The conflict in Syria continues to escalate in scale and scope with devastating humanitarian consequences for the civilian population. There are now over 4 million people in need of life saving humanitarian assistance within Syria and over 1.3 million refugees in neighbouring countries. As the conflict enters its third year, the coping mechanisms of the internally displaced and the refugee populations are severely depleted and the numbers in acute need are increasing every day. The Tánaiste saw first-hand the terrible suffering being endured by people who are forced to flee the violence when he visited refugee camps in Turkey last week. Ireland has responded generously to the humanitarian crisis in Syria and its neighbouring countries, and to date has provided over €8.15 million in assistance through long standing and reputable partners such as WFP, UNHCR, UNICEF and the International Committee of the Red Cross (ICRC). The Government recognises the significant challenges involved in reaching those most in need within Syria, and the Tánaiste has consistently raised concerns about humanitarian access at the EU Foreign Affairs Council. The constraints are many. Excessive controls on aid agencies working in the country, the fragmentation of the armed opposition and the intensity of military confrontations have made the operating environment extremely volatile and insecure, particularly in opposition controlled areas. Restrictions imposed by the Assad regime, combined with logistical constraints and increasing insecurity, make it very difficult to access the most vulnerable populations.
Despite these challenges, it is a fact that our humanitarian partners on the ground are succeeding in reaching increasing numbers of vulnerable people. During consultations this week in Dublin I was informed by Ertharin Cousin, Executive Director of World Food Programme that her organisation is reaching 2 million Syrians, including about 500,000 in opposition held areas. This represents a scale-up of 300,000 people from the February distribution. Other partners such as the ICRC, working with the Syrian Arab Red Crescent, have been reaching areas inaccessible to the United Nations. These are partners that have a demonstrated track record of effective humanitarian response in Syria, with strong strategies for targeting and delivery and robust systems for monitoring and accountability.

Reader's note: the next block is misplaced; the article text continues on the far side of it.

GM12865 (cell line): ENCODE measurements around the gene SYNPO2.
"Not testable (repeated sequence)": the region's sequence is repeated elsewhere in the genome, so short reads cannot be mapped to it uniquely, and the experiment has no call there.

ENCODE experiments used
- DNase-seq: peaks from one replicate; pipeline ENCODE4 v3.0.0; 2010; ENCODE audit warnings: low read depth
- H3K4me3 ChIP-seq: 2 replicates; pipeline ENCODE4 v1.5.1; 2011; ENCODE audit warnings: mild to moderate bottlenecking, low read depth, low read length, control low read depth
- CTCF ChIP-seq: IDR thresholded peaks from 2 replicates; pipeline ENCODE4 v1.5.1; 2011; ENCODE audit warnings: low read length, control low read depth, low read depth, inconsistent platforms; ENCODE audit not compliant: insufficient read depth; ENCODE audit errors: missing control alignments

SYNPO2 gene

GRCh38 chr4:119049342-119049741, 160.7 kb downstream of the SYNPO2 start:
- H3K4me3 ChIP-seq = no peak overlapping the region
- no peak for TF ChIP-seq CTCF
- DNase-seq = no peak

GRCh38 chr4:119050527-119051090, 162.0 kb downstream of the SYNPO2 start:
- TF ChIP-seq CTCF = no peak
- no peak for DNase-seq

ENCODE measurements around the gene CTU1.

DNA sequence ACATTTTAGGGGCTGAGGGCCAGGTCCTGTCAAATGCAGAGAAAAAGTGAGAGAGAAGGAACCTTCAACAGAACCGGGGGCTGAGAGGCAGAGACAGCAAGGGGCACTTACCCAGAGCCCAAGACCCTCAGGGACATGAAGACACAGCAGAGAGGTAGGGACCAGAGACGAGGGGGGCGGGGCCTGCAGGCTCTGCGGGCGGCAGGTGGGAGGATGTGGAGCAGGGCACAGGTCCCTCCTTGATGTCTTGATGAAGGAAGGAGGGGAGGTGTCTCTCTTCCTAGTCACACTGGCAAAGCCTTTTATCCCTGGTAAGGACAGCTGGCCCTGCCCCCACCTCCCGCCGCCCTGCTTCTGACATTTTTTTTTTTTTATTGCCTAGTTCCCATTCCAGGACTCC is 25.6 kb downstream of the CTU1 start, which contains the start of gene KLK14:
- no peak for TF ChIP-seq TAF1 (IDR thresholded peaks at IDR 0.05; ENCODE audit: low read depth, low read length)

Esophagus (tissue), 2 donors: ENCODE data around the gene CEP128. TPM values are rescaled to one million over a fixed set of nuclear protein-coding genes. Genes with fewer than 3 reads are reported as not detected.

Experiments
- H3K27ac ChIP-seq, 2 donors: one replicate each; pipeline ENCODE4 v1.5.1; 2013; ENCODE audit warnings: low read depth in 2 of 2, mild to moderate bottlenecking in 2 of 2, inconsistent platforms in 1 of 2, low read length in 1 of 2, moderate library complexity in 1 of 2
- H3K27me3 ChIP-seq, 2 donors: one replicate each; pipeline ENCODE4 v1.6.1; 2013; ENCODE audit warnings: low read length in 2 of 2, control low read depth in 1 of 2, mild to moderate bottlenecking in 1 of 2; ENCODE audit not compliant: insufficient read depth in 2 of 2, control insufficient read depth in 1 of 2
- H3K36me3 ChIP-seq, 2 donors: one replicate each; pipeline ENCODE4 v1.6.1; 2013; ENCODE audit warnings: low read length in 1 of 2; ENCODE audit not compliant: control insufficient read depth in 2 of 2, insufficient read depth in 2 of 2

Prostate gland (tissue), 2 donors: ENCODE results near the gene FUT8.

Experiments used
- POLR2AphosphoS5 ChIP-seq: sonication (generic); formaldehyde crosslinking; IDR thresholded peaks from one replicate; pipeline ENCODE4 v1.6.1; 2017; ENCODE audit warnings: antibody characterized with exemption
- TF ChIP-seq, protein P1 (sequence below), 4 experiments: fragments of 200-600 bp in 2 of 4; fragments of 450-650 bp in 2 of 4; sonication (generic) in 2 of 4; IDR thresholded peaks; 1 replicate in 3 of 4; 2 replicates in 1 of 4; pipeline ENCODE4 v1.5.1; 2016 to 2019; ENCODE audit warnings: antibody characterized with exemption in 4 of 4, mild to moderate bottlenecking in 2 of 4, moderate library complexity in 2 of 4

Despite these considerable achievements, it is acknowledged that many people still remain beyond the reach, particularly in the most insecure areas in the north of the country. The United Nations and other humanitarian actors on the ground are committed to urgently scaling up the scope and reach of the humanitarian response. The approval of additional NGO implementing partners and the decision to establish inter-agency operational field hubs is assisting the UN and other actors to reach the most vulnerable populations. UN hubs are already in place in Homs and Tartous, where the strengthened presence is enhancing outreach, and further hubs are planned for other areas.
Ensuring that our humanitarian contribution reaches people most in need, wherever they are, is a top priority for Ireland and we continue to closely monitor the humanitarian response in Syria and the region. As part of Ireland’s Presidency of the Council of the European Union the Government has consistently raised the issue of humanitarian access and respect for humanitarian principles in Syria. This has also been a key issue for Ireland when represented at the ‘Friends of Syria’ conferences and the ‘Syria Humanitarian Forum’. Ensuring that humanitarian assistance reaches those most in need will be part of any future assessment of how we can further respond to humanitarian needs in Syria and the wider region.